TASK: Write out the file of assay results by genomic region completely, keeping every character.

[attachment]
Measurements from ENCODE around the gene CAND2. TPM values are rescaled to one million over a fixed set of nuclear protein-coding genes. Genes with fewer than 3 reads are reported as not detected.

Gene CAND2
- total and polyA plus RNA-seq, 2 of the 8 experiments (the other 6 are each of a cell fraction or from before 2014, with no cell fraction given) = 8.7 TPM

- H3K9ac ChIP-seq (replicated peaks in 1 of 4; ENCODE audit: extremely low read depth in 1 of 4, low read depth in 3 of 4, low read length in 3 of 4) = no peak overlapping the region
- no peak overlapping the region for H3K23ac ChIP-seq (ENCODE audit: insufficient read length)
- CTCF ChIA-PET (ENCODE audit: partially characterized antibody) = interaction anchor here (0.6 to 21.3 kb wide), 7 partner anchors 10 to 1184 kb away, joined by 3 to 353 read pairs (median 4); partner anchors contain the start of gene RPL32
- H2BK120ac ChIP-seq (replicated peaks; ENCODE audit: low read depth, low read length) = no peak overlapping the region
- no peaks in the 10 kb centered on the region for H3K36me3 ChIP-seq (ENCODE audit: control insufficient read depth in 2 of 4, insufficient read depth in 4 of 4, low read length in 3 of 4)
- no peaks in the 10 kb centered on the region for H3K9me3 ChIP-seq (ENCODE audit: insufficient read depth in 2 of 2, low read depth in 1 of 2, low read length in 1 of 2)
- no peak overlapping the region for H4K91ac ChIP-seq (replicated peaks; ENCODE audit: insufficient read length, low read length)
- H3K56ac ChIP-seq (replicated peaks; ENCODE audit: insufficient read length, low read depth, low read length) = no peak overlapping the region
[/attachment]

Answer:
Measurements from ENCODE around the gene CAND2. TPM values are rescaled to one million over a fixed set of nuclear protein-coding genes. Genes with fewer than 3 reads are reported as not detected.

Gene CAND2
- total and polyA plus RNA-seq, 2 of the 8 experiments (the other 6 are each of a cell fraction or from before 2014, with no cell fraction given) = 8.7 TPM

- H3K9ac ChIP-seq (replicated peaks in 1 of 4; ENCODE audit: extremely low read depth in 1 of 4, low read depth in 3 of 4, low read length in 3 of 4) = no peak overlapping the region
- no peak overlapping the region for H3K23ac ChIP-seq (ENCODE audit: insufficient read length)
- CTCF ChIA-PET (ENCODE audit: partially characterized antibody) = interaction anchor here (0.6 to 21.3 kb wide), 7 partner anchors 10 to 1184 kb away, joined by 3 to 353 read pairs (median 4); partner anchors contain the start of gene RPL32
- H2BK120ac ChIP-seq (replicated peaks; ENCODE audit: low read depth, low read length) = no peak overlapping the region
- no peaks in the 10 kb centered on the region for H3K36me3 ChIP-seq (ENCODE audit: control insufficient read depth in 2 of 4, insufficient read depth in 4 of 4, low read length in 3 of 4)
- no peaks in the 10 kb centered on the region for H3K9me3 ChIP-seq (ENCODE audit: insufficient read depth in 2 of 2, low read depth in 1 of 2, low read length in 1 of 2)
- no peak overlapping the region for H4K91ac ChIP-seq (replicated peaks; ENCODE audit: insufficient read length, low read length)
- H3K56ac ChIP-seq (replicated peaks; ENCODE audit: insufficient read length, low read depth, low read length) = no peak overlapping the region